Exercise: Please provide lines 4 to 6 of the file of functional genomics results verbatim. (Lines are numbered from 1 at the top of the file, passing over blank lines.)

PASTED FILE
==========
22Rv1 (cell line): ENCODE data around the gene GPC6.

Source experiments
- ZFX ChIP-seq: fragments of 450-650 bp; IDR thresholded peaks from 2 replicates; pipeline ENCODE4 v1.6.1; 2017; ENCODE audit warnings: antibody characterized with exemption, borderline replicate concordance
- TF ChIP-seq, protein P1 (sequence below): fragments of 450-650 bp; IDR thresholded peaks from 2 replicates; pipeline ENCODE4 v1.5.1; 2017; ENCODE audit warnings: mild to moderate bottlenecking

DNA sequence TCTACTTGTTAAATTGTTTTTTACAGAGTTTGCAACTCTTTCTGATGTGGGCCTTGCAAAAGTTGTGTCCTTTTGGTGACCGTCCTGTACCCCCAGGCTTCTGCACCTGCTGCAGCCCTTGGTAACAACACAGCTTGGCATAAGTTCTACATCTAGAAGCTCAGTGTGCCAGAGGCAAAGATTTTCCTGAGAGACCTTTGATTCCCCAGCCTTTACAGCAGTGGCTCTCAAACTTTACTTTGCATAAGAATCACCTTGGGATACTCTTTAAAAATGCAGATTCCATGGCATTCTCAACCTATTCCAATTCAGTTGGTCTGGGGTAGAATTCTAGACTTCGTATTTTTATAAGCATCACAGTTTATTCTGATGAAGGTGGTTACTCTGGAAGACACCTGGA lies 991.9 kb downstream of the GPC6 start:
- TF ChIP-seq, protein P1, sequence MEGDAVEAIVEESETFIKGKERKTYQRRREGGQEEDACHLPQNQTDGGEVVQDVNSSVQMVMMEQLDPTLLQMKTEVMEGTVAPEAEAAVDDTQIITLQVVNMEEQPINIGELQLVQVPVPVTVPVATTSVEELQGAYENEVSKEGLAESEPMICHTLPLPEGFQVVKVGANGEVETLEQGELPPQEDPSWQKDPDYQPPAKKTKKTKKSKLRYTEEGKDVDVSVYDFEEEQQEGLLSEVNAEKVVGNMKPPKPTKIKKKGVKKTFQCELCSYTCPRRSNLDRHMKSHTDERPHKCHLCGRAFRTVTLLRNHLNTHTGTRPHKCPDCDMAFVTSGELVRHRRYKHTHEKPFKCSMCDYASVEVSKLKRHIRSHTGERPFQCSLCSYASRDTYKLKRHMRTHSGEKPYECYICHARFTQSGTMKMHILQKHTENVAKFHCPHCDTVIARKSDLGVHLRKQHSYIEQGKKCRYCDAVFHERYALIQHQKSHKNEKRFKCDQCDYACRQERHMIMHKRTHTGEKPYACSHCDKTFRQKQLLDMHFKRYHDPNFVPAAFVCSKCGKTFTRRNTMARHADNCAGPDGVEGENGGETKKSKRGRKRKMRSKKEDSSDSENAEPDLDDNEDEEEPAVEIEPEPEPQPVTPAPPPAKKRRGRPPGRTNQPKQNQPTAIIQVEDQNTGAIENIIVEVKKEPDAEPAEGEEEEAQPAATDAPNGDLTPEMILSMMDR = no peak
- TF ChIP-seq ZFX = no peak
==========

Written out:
- TF ChIP-seq, protein P1 (sequence below): fragments of 450-650 bp; IDR thresholded peaks from 2 replicates; pipeline ENCODE4 v1.5.1; 2017; ENCODE audit warnings: mild to moderate bottlenecking

DNA sequence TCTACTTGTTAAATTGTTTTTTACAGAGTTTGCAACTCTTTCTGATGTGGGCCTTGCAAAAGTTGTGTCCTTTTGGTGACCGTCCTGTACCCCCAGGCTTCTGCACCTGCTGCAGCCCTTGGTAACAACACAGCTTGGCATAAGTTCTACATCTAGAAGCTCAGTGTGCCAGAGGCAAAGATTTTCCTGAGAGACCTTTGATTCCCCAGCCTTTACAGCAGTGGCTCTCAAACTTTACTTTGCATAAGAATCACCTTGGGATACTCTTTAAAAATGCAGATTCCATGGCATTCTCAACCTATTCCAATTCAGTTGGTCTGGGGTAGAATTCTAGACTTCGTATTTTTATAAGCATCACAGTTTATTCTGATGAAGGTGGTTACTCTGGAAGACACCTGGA lies 991.9 kb downstream of the GPC6 start:
- TF ChIP-seq, protein P1, sequence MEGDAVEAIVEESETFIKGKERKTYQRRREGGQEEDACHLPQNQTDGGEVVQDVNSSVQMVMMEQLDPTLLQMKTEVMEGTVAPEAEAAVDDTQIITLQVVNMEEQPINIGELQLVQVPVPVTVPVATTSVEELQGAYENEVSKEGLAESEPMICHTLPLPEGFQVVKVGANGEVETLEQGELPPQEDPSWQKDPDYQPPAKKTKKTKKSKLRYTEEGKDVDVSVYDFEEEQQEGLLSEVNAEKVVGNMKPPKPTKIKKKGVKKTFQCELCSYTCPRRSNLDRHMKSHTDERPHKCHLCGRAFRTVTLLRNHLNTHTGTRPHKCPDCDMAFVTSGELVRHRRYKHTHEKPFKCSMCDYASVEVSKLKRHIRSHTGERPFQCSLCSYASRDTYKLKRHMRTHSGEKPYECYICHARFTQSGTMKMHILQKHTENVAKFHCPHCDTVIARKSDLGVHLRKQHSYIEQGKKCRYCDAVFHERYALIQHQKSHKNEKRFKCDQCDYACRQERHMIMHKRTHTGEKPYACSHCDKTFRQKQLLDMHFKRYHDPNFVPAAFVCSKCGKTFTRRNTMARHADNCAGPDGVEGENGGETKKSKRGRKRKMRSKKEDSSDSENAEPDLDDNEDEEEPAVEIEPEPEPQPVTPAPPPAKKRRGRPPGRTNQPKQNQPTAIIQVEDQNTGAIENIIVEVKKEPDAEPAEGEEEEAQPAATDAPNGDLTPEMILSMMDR = no peak